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Lessons from the billionaires

Posted by on April 9, 2011

(to get regular secrets of raking in money into your life regularly send secrets to this emaill address ‘beawealthmagnet@getresponse.com’)

 

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You are not everybody,do not try to be like everybody.go to the mirror and tell the person you see there that BE YOURSELF!there are several billionaires who owns a jet company but does not own a private jet and so frugal to the core.i remember Ingvar Kamprad

The founder of the Swedish furniture phenomenon Ikea struck success with affordable, assemble-it-yourself furniture. For Kamprad, figuring out how to save money isn’t just for his customers, it’s a high personal value. He’s been quoted as saying “Ikea people do not drive flashy cars or stay at luxury hotels.” That goes for the founder as well. He flies coach for business and when he needs to get around town locally he either takes the bus or will head out in his 15-year-old Volvo 240 GL.

Chuck Feeney

Growing up in the wake of The Depression as an Irish-American probably has something to do with Feeney’s frugality. With a personal motto of “I set out to work hard, not get rich,” the co-founder of Duty Free Shoppers has quietly become a billionaire but even more secretively given almost all of it away through his foundation, Atlantic Philanthropies. In addition to giving more than $600 million to his alma mater Cornell University, he has given billions to schools, research departments and hospitals.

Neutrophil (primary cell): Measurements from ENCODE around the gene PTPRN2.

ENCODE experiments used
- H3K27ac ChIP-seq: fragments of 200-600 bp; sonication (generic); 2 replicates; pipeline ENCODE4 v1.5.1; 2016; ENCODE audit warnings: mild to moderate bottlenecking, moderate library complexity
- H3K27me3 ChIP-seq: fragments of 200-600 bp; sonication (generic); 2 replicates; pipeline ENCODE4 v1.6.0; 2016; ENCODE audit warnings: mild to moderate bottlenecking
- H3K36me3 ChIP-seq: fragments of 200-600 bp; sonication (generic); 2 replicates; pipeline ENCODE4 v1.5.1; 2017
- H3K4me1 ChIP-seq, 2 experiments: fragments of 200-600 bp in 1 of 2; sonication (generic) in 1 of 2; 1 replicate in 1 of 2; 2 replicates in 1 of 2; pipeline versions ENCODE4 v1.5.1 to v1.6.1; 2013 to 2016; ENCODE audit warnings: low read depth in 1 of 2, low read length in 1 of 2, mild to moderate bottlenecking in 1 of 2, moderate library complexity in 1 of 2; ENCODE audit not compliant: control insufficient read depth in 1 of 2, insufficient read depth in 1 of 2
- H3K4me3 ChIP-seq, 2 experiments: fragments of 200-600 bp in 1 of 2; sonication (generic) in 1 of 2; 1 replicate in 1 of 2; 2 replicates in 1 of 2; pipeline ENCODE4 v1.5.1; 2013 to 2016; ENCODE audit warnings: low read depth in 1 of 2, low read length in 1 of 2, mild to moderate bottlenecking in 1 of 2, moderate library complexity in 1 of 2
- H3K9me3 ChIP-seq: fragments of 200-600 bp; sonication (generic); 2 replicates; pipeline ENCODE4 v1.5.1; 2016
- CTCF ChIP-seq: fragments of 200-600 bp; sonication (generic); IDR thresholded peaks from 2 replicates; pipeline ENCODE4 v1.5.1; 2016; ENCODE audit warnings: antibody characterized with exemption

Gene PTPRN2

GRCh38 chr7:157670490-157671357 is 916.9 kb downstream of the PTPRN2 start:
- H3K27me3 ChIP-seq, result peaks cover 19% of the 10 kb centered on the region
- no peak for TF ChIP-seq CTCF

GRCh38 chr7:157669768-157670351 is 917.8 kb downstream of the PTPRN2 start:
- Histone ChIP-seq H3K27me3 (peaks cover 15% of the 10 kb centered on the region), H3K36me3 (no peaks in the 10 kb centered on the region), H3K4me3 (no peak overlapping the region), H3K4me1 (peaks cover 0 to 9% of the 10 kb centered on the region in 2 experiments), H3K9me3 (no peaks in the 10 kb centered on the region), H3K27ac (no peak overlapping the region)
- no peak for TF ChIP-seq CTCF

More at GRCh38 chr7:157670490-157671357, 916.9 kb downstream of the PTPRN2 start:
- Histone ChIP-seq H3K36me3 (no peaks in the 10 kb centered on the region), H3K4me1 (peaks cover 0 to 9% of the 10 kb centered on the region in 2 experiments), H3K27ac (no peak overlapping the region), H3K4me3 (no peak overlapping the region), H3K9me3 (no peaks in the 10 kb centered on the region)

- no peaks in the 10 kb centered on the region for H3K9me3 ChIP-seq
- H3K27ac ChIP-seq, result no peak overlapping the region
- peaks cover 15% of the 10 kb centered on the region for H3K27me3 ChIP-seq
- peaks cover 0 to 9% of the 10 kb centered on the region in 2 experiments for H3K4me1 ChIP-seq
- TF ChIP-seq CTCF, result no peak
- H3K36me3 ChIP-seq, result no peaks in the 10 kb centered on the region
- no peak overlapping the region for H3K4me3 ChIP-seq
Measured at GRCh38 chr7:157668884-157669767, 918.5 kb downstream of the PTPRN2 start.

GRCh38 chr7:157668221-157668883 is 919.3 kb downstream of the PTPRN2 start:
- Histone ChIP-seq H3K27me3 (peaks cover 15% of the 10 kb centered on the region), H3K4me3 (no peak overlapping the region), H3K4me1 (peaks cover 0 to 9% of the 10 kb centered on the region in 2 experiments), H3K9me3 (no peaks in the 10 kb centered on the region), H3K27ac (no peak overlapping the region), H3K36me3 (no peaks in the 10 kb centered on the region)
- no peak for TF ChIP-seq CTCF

Loath to spend if he doesn’t have to, Feeney beats both Buffett and Kamprad in the donation category, giving out less grants than only Ford and the Bill and Melinda Gates Foundations. A frequent user of public transportation, Mr. Feeney flies economy class, buys clothes from retail stores, and does not wast money on an extensive shoes closet, stating “you can only wear one pair of shoes at a time”. He raised his children in the same way; making them work the same normal summer jobs as most teens.

Frederik Meijer

If you live in the Midwest chances are good that you shop at Meijer’s chain of grocery stores. Meijer is worth more than $5 billion and nearly half of that was amassed when everyone else was watching their net worth drop in 2009. Like Buffett he buys reasonably-priced cars and drives them until they die, and like Kamprad he chooses affordable motels when on travel for work. Also, like Chuck Feeney, rather than carelessly spending his wealth Mr. Meijer is focused on the good that it can provide to the community.

The Bottom Line

The dirty little secret of some of the world’s wealthiest people is that they rarely act like it. Instead of over-the-top spending, they’re busy figuring out how to save and invest to have that much more in the future. It’s a habit you might want to consider in order to build up your own little storehouse of cash.

(to get regular secrets of raking in money into your life regularly send secrets to this emaill address ‘beawealthmagnet@getresponse.com’)


www.setgroupafrica.com/sa

http://www.setgroupafrica.com/?pages=books

www.setgroupafrica.com

 

 

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